We carefully observed each test tube containing the element samples and was

We carefully observed each test tube containing the

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identify the physical properties of each element physically govern to us. We carefully observed each test tube containing the element samples and was instructed to identify the symbols of each elements, the colors, the physical state that it was in and whether it was of a metallic or non-metallic nature. We then had to find the boiling point of methyl alcohol which was initially 65 degrees Celsius, in which we got a boiling point reading of 63 degrees Celsius. The next part of the experiment took us to finding out the solubility of solid in water, at this instance we created a mixture of copper sulfate crystal and water. We then gently shook the solution to try and create a homogenous or heterogeneous mixture. The copper sulfate crystal mixed perfectly which was discovered as a homogeneous solution and was soluble in the water as predicted. Another solid that was added to water to check if it was indeed insoluble or soluble was calcium carbonate. The calcium carbonate, during the solution preparation seems to be mixing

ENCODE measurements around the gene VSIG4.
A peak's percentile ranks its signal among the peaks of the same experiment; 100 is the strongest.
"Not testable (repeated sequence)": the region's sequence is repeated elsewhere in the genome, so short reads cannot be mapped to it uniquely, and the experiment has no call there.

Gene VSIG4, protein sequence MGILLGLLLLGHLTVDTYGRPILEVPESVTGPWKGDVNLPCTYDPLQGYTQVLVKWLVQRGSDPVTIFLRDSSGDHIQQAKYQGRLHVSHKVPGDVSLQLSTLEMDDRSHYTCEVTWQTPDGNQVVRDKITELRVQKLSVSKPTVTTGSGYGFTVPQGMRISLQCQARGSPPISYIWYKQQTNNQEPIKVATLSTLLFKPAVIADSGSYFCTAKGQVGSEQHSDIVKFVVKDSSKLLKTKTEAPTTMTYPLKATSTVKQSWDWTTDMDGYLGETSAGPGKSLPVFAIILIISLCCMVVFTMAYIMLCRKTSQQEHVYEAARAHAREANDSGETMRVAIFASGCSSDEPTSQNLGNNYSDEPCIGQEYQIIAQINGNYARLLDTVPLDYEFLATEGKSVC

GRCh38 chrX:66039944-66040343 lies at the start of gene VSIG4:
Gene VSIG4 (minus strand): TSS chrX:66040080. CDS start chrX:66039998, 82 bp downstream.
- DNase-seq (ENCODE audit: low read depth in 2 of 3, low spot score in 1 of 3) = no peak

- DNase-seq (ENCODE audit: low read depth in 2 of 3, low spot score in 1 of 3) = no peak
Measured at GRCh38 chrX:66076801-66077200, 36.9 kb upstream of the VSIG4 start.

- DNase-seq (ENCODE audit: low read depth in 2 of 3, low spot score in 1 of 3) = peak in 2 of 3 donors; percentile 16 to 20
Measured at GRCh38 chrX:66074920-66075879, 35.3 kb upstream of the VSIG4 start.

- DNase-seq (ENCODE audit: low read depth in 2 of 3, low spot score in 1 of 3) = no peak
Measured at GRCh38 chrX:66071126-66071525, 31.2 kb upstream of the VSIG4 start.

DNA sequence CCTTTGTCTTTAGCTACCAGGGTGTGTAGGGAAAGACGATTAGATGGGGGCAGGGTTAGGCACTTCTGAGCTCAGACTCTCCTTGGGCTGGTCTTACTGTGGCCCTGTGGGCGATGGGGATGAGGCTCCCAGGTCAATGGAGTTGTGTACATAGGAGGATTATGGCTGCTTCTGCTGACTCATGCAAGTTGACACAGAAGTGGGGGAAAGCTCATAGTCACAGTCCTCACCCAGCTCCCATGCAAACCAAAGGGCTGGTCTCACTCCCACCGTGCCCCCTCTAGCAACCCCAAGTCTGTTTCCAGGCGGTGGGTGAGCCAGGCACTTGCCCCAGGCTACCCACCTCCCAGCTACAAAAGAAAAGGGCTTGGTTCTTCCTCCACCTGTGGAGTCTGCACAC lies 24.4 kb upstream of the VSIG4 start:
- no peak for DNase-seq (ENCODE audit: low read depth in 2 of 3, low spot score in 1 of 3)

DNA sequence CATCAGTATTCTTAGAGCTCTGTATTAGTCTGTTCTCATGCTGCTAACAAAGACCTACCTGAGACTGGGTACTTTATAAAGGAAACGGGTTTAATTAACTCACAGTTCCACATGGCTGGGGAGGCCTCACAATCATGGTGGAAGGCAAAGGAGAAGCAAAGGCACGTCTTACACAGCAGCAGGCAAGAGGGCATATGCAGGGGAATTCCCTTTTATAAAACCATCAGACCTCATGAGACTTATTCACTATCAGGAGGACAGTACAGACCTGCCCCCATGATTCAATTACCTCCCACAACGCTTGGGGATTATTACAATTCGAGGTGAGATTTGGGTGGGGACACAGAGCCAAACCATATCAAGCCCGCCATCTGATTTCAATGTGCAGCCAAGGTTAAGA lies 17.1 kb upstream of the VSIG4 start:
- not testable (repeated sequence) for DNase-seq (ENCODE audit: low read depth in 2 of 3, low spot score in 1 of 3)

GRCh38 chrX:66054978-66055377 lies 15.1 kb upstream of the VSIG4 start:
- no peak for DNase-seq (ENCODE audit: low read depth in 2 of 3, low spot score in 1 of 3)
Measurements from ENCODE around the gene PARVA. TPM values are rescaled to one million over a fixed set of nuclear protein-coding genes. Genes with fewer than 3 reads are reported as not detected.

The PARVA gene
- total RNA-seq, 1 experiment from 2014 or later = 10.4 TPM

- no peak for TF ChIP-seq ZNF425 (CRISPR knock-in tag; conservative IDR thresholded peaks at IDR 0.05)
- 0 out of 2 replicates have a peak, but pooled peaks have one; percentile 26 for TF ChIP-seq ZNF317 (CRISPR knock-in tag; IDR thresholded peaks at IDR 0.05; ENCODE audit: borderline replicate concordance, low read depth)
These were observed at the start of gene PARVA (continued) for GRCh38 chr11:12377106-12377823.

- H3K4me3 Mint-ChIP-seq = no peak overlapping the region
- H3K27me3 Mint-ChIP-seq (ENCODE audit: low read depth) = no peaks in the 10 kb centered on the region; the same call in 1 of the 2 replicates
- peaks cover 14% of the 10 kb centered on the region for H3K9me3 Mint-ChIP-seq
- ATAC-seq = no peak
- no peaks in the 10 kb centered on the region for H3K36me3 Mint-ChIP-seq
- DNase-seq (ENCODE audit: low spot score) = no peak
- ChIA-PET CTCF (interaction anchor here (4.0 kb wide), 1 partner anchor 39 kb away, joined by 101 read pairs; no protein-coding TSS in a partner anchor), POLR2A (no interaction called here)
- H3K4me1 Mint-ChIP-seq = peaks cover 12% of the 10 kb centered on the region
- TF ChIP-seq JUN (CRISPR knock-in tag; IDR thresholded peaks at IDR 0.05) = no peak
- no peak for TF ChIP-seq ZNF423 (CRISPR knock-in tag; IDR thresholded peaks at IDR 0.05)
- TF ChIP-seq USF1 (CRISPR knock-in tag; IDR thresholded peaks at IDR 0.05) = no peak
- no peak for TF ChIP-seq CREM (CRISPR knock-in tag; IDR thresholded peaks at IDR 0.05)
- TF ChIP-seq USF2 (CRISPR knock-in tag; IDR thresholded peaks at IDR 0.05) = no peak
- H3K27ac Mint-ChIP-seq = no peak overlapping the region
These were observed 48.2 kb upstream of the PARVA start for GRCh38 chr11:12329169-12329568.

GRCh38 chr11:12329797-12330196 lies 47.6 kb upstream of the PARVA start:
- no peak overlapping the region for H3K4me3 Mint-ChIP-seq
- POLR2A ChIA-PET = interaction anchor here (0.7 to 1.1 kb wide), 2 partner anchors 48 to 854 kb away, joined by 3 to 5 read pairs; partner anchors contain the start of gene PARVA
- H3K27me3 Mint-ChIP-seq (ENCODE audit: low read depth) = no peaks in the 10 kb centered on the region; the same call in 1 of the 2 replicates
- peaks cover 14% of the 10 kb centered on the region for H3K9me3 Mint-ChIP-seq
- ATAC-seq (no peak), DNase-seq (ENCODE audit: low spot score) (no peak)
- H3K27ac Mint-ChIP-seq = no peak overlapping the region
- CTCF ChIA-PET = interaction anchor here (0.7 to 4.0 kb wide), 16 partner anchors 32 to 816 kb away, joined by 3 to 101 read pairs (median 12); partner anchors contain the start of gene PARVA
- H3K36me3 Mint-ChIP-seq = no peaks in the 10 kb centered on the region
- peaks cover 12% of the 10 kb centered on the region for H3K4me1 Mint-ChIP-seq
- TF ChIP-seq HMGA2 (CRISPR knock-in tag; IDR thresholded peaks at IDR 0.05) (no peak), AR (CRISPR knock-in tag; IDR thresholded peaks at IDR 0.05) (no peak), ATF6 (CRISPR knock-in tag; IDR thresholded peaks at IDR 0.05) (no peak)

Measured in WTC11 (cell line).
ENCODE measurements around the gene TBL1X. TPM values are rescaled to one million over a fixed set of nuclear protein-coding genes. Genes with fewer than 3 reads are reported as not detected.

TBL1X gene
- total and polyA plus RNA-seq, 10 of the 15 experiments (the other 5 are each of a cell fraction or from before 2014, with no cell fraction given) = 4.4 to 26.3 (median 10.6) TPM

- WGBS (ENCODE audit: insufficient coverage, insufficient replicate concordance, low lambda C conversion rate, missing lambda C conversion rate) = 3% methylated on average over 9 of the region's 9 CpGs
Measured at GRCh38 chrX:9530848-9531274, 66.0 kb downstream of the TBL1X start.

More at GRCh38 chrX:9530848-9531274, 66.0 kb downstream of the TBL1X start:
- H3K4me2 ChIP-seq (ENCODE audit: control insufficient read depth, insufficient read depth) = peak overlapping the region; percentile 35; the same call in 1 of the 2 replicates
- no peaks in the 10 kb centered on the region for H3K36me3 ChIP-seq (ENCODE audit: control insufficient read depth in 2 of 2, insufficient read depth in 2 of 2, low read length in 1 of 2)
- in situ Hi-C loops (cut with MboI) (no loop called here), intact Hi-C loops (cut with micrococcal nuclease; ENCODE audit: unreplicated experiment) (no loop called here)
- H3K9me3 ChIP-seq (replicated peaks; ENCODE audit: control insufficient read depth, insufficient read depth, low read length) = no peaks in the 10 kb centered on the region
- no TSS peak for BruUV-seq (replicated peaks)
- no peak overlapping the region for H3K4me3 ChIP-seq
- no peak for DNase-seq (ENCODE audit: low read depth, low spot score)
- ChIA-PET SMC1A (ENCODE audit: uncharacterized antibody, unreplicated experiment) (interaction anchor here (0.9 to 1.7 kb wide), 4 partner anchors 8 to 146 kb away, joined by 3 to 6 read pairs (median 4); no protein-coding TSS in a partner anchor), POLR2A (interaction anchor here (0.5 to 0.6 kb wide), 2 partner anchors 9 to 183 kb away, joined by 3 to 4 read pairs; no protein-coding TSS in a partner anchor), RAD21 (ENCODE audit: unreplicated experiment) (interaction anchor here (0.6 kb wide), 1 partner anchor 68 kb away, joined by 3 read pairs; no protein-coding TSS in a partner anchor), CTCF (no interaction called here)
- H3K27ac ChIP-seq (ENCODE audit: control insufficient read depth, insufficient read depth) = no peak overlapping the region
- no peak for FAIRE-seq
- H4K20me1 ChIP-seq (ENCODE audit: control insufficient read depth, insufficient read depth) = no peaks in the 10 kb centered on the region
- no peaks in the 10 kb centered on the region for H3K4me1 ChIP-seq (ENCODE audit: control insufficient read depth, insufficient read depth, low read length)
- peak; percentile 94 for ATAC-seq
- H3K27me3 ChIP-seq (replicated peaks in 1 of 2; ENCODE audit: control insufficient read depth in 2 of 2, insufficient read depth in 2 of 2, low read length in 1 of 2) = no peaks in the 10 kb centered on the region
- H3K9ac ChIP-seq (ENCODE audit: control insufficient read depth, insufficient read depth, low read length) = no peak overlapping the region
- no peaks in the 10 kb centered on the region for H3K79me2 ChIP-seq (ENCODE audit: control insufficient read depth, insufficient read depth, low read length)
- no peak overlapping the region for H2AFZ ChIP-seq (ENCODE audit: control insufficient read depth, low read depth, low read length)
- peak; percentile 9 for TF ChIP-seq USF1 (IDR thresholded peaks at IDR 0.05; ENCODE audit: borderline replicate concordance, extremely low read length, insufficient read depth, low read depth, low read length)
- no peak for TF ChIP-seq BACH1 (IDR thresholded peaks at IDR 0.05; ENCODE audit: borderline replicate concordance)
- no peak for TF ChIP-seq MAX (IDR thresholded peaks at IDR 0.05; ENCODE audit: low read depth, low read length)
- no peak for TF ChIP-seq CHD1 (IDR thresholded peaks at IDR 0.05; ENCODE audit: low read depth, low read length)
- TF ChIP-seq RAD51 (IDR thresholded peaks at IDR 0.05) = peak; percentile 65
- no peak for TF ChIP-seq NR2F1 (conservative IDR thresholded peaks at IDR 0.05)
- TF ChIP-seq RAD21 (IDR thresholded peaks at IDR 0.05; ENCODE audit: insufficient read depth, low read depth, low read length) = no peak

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perfectly, but was showing separation a few minutes after the mixture was created which show that calcium carbonate was insoluble in water. The next leg of the experiment took us to trying to find out if amyl alcohol and methyl alcohol was soluble or I insoluble in water. In the test tube, amyl alcohol showed clear signs of separation once in was added to water and shaken, which was proven that it was insoluble in water. The methyl alcohol mixed evenly without evident differences in mixture which is proven to be soluble in water. The chemical state portion of the experiment instructed us to observe the reactions of elements, compounds, and solutions when heat and other compounds are added. To understand the reactions of element when heat is added, copper wire produced green flame within a few minutes of being heated, which then we observed the color of the wire changing to gray. We then observe the reactions of compounds, in which ammonium bicarbonate (NH4HCO3) was heated, the compound began to boil immediately once the head was added and disappears. We surprisingly saw little condensation on the top of the beaker and the smell of the ammonium remained as strong as before heat was added. The potassium bicarbonate (KhCo3) turned a brownish yellow once heated was added, but once the heat was removed, the compound showed no visible signs of change to it and remained in its original state. We then tried to
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